5. Other rules of thumb:

    Consider which application-wide technologies to use before considering each component.

    • Writing in assembly would take the longest, in C less, in C++ even less, in more modern languages such as C#, Java, Delphi even less.

    • Which has more of the self components that are relevant to you? What does your team have experience in.

    • If you are using .NET (C#), then WPF could help you lower the coupling between GUI and business logic and make a better looking GUI, however it take time to learn how to use it (a 5 day minimum course is very much recommended).

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Thanks, there's a lot to learn from your answer. – Liran Orevi Jun 22 '09 at 18:27
  • How do you decide whether a part should use software product or your own code? (considering, that some tools are awesome, but will require much time to learn)

Ask your self two questions.
1) Is it a mature product. If yes, then
2) How long it would take to create the functionality it provides on your own. If that value times your hourly rate is greater than the cost of the product, then use that product.

  • How do you choose the right software product?

Consult your network of other developers. Have they used it, did they run into problems. Consult the interweb. Create a prototype using the product. Does it work well? Any major bugs?

  • How much time (as a percentage) should this stage of choosing the right product, if any, take, and how much time to evaluate a single product?

It depends on the size of the project, and the criticality of the product to the success. Most of the time, you are going to be able to get a high level view of the product in a very short amount of time.

It may be just a few minutes using it before you say, nope - not ready for prime time. If it makes past that, a day or two of experimentation may tell you that it passes muster for your project.

If it's a huge project with many developers, then you probably want to spend more time doing a prototype application with it to be sure it's worth investing all that time in.

  • Is there a way-back, is it o.k to change your mind, after putting efforts in a product, and finding it not suitable?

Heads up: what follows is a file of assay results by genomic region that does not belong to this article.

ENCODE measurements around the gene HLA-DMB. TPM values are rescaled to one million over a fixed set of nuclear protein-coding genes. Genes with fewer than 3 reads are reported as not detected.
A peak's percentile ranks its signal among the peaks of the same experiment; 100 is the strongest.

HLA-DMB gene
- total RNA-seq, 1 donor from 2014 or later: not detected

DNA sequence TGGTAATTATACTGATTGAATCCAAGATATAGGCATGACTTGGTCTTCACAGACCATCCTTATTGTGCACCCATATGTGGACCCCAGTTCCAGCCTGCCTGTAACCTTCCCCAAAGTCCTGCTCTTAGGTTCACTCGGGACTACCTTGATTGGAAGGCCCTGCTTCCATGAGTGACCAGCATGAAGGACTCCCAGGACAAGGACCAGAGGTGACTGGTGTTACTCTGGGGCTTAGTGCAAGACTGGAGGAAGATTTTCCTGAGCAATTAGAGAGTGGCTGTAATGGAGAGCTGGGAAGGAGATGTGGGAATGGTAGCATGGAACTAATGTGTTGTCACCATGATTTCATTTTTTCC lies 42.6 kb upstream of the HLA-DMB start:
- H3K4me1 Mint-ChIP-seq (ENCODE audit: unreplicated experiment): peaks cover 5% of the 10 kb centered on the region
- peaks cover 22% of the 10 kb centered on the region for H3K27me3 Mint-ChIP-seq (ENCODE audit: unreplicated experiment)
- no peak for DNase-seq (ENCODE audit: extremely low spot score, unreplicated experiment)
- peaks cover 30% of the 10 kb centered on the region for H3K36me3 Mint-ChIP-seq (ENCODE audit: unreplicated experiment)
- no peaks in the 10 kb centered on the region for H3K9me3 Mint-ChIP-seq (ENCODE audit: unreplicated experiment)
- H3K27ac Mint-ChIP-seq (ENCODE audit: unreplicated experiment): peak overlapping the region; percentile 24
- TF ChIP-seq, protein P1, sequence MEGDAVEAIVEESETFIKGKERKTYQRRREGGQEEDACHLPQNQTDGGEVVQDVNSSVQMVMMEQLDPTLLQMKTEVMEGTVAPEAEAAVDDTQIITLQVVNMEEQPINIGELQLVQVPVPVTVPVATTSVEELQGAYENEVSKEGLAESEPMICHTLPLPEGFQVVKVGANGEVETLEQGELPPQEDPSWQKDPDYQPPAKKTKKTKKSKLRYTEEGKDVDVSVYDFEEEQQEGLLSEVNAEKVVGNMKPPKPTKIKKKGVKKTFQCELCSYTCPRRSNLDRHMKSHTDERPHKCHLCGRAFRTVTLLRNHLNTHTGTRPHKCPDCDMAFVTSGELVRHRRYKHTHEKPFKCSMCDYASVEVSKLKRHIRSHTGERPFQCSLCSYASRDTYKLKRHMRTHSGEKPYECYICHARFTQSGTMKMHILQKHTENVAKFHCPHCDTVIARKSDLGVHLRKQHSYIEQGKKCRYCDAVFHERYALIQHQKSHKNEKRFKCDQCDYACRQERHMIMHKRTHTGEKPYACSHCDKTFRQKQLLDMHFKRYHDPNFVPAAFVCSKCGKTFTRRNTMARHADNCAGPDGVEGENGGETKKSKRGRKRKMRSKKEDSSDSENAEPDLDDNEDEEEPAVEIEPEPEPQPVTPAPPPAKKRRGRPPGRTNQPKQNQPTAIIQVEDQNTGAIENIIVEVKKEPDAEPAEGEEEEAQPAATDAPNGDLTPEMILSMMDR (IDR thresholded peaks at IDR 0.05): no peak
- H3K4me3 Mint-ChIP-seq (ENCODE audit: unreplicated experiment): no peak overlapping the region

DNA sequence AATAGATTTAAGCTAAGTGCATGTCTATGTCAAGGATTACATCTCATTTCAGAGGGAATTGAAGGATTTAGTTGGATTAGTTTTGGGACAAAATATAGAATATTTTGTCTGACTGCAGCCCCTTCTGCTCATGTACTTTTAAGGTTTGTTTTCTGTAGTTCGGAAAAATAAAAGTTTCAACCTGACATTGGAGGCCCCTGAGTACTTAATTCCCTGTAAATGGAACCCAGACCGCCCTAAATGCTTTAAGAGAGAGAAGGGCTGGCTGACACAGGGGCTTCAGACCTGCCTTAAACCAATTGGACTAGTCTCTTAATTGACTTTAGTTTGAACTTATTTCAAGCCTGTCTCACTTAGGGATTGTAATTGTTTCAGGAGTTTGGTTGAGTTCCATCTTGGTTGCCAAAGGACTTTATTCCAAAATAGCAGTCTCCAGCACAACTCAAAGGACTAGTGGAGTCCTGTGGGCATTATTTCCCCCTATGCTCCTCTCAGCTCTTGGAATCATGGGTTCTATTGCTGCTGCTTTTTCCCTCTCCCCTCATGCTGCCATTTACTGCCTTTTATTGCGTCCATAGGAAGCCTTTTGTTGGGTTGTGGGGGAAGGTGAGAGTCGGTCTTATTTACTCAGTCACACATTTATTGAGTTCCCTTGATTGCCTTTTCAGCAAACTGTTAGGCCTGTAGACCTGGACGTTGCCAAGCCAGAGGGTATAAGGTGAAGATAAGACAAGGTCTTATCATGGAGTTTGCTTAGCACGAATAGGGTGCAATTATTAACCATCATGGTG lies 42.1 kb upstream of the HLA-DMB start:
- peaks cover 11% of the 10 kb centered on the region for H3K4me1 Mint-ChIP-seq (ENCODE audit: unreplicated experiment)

If you find it's not working out, there's nothing wrong with going back. In fact you probably have to. Ideally you will find this out early. Not at the 11th hour. Again, this is the purpose of prototyping.

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Thanks, will keep those in mind. – Liran Orevi Jun 22 '09 at 18:25

There are already some really good answers here, so I won't repeat it, however there is one point you should definitely consider, and though I would have thought its obvious I havent seen it mentioned here yet:
The personnel you have available to implement the solution, their core competency, and their general level of competence.
Who you have to implement this (assuming it's a team, and not just yourself - but relevant even if its just you, too...) can have a HUGE effect on the outcome. If you don't have experienced programmers to help you develop this, you're better off looking for some OTS product to do the work for you... Or, even if you have programmers who are not likely to succeed, you still might want to find a solution with lower overall project risk.

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Thanks, it is a good thing to consider. A difficulty may be , that if the team is not skilled enough, and an OTS product is chosen because of this, the OTS will probably won't answer to all the spec', and because the team isn't skilled enough, it won't be able to shape it 100% to the spec', but maybe that's the price to pay. Am I right? – Liran Orevi Jun 22 '09 at 22:24
    
Sure, its always a trade-off... in this case, 100% functionality against lowered overall risk to the project (which otherwise might fail altogether, or at best work like crap)... Another, silent, tradeoff that was made here - by management - to take a relatively unskilled team, instead of paying more for a team of stars and treating them accordingly... ;-) – AviD Jun 23 '09 at 4:47